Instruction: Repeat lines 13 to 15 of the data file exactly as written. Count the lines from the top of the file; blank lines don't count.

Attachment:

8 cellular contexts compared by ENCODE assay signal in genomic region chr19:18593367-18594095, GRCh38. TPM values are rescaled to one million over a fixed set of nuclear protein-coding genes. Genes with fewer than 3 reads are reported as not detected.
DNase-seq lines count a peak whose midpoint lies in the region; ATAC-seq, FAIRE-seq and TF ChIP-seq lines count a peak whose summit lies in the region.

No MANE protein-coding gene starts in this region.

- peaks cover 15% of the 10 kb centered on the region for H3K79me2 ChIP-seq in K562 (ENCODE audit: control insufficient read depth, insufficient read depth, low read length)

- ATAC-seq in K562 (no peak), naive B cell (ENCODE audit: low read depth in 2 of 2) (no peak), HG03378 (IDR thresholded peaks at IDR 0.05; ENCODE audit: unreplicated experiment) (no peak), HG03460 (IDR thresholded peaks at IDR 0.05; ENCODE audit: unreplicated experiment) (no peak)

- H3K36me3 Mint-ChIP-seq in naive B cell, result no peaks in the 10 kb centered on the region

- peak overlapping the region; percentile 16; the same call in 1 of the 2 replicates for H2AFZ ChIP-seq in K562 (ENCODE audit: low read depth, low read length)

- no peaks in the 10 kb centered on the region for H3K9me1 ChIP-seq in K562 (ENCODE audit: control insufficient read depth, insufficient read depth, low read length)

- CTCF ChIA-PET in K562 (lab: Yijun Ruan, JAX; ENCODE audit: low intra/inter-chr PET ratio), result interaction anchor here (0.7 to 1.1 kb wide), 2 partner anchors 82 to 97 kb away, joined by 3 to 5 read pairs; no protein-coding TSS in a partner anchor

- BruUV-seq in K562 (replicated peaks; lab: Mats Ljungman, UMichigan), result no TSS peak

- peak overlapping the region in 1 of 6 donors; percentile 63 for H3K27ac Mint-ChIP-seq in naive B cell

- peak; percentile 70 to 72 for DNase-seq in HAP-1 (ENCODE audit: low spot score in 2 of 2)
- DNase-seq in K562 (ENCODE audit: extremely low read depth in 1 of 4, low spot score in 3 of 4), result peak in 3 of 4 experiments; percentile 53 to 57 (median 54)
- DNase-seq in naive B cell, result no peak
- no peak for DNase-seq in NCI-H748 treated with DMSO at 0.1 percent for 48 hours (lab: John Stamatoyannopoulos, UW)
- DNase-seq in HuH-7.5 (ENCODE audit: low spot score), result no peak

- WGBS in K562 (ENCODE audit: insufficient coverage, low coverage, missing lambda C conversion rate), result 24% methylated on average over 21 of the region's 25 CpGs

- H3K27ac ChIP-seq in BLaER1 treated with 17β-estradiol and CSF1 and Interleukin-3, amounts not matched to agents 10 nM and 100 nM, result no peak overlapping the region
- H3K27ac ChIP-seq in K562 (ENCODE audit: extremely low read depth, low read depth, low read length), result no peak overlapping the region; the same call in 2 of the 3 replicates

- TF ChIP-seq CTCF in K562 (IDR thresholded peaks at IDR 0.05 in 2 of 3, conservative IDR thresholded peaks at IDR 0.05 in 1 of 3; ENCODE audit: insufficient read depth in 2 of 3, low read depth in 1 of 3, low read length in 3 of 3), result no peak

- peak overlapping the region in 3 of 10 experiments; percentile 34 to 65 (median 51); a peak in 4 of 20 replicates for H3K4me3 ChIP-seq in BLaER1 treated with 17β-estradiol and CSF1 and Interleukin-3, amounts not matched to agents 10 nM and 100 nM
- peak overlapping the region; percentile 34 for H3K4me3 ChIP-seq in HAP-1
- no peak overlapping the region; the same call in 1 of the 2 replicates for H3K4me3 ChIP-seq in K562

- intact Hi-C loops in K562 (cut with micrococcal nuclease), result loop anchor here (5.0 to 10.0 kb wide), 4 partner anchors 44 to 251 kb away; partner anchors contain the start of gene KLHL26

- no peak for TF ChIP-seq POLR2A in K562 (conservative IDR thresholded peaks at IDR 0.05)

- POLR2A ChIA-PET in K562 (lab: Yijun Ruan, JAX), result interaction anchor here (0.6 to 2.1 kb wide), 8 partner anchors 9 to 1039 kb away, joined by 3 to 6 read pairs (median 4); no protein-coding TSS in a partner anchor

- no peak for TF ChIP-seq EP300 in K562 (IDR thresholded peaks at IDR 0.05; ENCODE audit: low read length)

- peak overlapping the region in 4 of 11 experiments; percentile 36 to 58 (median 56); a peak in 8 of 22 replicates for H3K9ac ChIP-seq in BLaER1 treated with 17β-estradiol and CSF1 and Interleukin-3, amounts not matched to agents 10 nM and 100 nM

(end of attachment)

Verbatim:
- DNase-seq in K562 (ENCODE audit: extremely low read depth in 1 of 4, low spot score in 3 of 4), result peak in 3 of 4 experiments; percentile 53 to 57 (median 54)
- DNase-seq in naive B cell, result no peak
- no peak for DNase-seq in NCI-H748 treated with DMSO at 0.1 percent for 48 hours (lab: John Stamatoyannopoulos, UW)